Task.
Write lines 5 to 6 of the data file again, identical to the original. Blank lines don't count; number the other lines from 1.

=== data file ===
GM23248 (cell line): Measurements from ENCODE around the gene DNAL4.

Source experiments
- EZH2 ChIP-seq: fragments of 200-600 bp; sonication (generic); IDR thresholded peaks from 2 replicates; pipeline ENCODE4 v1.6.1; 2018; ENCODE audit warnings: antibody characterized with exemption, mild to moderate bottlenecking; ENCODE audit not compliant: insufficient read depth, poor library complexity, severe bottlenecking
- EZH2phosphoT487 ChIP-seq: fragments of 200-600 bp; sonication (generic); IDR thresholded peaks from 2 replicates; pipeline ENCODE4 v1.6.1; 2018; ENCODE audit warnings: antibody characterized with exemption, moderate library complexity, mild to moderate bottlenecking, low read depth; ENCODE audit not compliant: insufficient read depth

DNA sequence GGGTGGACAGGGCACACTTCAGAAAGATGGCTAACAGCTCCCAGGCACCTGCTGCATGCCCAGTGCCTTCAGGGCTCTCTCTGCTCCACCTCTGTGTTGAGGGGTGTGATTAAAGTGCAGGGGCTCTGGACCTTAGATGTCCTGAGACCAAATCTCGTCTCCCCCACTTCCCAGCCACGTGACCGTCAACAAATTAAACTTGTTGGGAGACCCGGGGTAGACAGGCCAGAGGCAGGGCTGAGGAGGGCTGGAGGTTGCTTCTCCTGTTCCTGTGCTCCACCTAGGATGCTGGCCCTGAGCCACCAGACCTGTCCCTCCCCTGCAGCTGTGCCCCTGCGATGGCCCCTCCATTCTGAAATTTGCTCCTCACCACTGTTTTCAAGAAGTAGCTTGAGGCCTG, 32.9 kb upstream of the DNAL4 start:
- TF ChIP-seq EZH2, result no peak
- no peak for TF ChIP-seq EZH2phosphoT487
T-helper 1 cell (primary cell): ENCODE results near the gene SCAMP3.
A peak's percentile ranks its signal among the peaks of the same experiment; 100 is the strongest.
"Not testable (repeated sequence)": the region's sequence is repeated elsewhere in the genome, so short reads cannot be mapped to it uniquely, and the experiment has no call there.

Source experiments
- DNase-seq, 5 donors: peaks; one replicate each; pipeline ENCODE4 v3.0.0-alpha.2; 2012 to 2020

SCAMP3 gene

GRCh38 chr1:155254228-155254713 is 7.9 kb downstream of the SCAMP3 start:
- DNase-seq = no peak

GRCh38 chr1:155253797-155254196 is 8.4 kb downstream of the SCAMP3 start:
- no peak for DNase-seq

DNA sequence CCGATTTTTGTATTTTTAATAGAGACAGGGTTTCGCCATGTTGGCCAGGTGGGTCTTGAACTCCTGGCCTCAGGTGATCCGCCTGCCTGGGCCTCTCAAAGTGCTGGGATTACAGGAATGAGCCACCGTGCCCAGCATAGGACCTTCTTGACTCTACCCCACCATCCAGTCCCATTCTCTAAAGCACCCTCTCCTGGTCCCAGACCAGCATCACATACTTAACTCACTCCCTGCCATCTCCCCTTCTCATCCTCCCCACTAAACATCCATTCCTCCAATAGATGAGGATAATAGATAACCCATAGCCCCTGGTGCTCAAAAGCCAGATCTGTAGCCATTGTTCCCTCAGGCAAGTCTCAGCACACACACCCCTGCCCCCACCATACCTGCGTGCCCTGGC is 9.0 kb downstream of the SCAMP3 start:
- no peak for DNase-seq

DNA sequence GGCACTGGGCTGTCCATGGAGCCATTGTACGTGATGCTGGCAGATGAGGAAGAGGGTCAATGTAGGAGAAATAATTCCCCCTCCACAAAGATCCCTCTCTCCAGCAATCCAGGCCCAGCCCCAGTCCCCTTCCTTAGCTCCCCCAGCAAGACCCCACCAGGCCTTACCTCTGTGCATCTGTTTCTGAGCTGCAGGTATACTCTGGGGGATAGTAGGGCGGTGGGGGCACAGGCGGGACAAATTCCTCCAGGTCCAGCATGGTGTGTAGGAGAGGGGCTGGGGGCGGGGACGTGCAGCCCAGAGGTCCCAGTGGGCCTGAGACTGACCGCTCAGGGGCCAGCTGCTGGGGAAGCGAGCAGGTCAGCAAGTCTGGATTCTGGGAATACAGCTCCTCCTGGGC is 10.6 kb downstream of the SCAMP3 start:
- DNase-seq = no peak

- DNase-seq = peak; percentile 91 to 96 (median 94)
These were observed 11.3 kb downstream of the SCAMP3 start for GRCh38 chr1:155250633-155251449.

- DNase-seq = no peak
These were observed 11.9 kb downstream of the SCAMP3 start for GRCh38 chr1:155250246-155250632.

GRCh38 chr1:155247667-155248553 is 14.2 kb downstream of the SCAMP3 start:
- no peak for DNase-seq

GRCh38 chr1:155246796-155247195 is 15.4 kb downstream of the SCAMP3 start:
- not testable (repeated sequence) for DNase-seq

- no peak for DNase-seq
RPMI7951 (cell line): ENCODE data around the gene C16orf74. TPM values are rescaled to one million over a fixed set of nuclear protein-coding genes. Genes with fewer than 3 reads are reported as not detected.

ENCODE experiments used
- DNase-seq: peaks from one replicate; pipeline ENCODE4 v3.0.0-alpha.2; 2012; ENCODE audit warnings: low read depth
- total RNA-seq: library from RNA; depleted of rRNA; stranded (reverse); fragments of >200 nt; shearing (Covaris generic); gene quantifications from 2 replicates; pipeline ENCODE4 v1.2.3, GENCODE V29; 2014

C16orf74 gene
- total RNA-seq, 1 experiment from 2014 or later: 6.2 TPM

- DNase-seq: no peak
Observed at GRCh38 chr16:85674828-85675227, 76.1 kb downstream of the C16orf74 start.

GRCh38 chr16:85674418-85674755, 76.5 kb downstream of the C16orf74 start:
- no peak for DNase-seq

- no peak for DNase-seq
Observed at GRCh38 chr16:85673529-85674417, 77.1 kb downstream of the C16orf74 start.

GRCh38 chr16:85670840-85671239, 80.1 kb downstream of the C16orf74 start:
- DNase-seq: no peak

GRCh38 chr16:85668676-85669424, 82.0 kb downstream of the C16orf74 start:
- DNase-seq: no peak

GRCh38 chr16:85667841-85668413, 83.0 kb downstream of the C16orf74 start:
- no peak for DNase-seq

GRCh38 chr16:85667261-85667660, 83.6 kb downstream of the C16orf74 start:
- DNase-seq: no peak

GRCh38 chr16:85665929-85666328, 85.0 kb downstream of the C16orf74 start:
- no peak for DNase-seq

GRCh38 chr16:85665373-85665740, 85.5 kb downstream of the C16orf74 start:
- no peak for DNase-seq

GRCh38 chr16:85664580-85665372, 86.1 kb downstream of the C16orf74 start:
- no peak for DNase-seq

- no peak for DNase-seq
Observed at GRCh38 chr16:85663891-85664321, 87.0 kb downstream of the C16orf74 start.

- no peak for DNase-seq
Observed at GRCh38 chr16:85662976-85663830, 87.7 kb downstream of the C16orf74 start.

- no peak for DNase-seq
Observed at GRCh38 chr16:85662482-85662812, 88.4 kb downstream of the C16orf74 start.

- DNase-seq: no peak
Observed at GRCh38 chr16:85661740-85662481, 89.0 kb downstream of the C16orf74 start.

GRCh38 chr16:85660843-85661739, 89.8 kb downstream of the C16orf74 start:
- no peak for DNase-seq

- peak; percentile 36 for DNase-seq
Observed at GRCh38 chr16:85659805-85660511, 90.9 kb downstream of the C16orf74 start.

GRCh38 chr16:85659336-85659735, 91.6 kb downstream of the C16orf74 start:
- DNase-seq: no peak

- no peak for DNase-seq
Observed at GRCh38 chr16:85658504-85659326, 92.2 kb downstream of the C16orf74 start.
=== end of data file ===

DNA sequence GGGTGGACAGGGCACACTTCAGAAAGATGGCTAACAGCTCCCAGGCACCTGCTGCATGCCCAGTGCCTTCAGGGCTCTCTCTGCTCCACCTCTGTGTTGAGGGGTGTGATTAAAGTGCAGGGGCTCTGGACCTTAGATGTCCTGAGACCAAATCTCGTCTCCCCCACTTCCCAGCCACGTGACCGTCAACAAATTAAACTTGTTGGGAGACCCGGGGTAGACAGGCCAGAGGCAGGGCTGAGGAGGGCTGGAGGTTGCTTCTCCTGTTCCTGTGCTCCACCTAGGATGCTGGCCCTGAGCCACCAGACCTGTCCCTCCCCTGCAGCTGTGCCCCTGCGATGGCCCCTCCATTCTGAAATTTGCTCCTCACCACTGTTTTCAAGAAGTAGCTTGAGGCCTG, 32.9 kb upstream of the DNAL4 start:
- TF ChIP-seq EZH2, result no peak